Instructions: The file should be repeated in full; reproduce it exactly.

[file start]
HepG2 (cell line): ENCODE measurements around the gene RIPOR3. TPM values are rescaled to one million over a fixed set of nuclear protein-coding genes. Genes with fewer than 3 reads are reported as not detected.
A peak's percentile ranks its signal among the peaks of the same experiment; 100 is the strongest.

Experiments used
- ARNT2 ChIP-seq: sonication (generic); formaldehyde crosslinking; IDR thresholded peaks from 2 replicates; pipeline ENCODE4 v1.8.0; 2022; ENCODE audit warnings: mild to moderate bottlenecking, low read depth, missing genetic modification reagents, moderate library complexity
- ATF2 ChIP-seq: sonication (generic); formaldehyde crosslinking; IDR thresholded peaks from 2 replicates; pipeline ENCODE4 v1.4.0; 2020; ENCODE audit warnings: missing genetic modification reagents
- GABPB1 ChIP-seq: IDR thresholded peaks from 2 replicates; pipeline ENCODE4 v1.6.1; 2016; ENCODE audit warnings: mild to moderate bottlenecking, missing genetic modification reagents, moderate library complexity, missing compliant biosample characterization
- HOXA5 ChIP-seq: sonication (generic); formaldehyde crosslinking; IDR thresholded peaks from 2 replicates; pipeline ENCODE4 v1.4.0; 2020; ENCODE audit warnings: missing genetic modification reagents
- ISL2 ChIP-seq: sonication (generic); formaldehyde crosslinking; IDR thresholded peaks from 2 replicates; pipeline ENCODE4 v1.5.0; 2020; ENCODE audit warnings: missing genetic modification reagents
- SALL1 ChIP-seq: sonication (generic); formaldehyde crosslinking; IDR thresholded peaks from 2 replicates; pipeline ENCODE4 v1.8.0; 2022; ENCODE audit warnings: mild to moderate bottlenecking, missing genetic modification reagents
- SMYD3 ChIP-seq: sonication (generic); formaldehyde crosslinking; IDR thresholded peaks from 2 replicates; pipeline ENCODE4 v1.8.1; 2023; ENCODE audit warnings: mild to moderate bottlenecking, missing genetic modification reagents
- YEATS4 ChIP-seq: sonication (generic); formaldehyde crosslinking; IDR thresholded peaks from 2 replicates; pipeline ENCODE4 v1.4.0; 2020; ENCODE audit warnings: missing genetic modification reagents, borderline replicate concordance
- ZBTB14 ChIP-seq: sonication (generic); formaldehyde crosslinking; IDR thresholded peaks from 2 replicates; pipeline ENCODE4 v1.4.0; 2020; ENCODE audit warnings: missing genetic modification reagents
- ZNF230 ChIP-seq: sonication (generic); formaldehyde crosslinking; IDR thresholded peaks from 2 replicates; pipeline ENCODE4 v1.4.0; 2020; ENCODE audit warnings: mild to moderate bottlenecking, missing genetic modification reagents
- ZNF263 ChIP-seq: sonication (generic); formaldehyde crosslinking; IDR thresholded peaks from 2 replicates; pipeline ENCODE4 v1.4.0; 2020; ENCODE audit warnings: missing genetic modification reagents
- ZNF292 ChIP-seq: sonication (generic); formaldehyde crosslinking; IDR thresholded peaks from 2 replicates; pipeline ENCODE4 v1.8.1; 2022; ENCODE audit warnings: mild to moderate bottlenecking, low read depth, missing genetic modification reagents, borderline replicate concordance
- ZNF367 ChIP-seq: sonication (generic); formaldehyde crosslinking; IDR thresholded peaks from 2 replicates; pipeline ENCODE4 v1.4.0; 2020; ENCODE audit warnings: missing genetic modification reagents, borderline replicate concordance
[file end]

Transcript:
HepG2 (cell line): ENCODE measurements around the gene RIPOR3. TPM values are rescaled to one million over a fixed set of nuclear protein-coding genes. Genes with fewer than 3 reads are reported as not detected.
A peak's percentile ranks its signal among the peaks of the same experiment; 100 is the strongest.

Experiments used
- ARNT2 ChIP-seq: sonication (generic); formaldehyde crosslinking; IDR thresholded peaks from 2 replicates; pipeline ENCODE4 v1.8.0; 2022; ENCODE audit warnings: mild to moderate bottlenecking, low read depth, missing genetic modification reagents, moderate library complexity
- ATF2 ChIP-seq: sonication (generic); formaldehyde crosslinking; IDR thresholded peaks from 2 replicates; pipeline ENCODE4 v1.4.0; 2020; ENCODE audit warnings: missing genetic modification reagents
- GABPB1 ChIP-seq: IDR thresholded peaks from 2 replicates; pipeline ENCODE4 v1.6.1; 2016; ENCODE audit warnings: mild to moderate bottlenecking, missing genetic modification reagents, moderate library complexity, missing compliant biosample characterization
- HOXA5 ChIP-seq: sonication (generic); formaldehyde crosslinking; IDR thresholded peaks from 2 replicates; pipeline ENCODE4 v1.4.0; 2020; ENCODE audit warnings: missing genetic modification reagents
- ISL2 ChIP-seq: sonication (generic); formaldehyde crosslinking; IDR thresholded peaks from 2 replicates; pipeline ENCODE4 v1.5.0; 2020; ENCODE audit warnings: missing genetic modification reagents
- SALL1 ChIP-seq: sonication (generic); formaldehyde crosslinking; IDR thresholded peaks from 2 replicates; pipeline ENCODE4 v1.8.0; 2022; ENCODE audit warnings: mild to moderate bottlenecking, missing genetic modification reagents
- SMYD3 ChIP-seq: sonication (generic); formaldehyde crosslinking; IDR thresholded peaks from 2 replicates; pipeline ENCODE4 v1.8.1; 2023; ENCODE audit warnings: mild to moderate bottlenecking, missing genetic modification reagents
- YEATS4 ChIP-seq: sonication (generic); formaldehyde crosslinking; IDR thresholded peaks from 2 replicates; pipeline ENCODE4 v1.4.0; 2020; ENCODE audit warnings: missing genetic modification reagents, borderline replicate concordance
- ZBTB14 ChIP-seq: sonication (generic); formaldehyde crosslinking; IDR thresholded peaks from 2 replicates; pipeline ENCODE4 v1.4.0; 2020; ENCODE audit warnings: missing genetic modification reagents
- ZNF230 ChIP-seq: sonication (generic); formaldehyde crosslinking; IDR thresholded peaks from 2 replicates; pipeline ENCODE4 v1.4.0; 2020; ENCODE audit warnings: mild to moderate bottlenecking, missing genetic modification reagents
- ZNF263 ChIP-seq: sonication (generic); formaldehyde crosslinking; IDR thresholded peaks from 2 replicates; pipeline ENCODE4 v1.4.0; 2020; ENCODE audit warnings: missing genetic modification reagents
- ZNF292 ChIP-seq: sonication (generic); formaldehyde crosslinking; IDR thresholded peaks from 2 replicates; pipeline ENCODE4 v1.8.1; 2022; ENCODE audit warnings: mild to moderate bottlenecking, low read depth, missing genetic modification reagents, borderline replicate concordance
- ZNF367 ChIP-seq: sonication (generic); formaldehyde crosslinking; IDR thresholded peaks from 2 replicates; pipeline ENCODE4 v1.4.0; 2020; ENCODE audit warnings: missing genetic modification reagents, borderline replicate concordance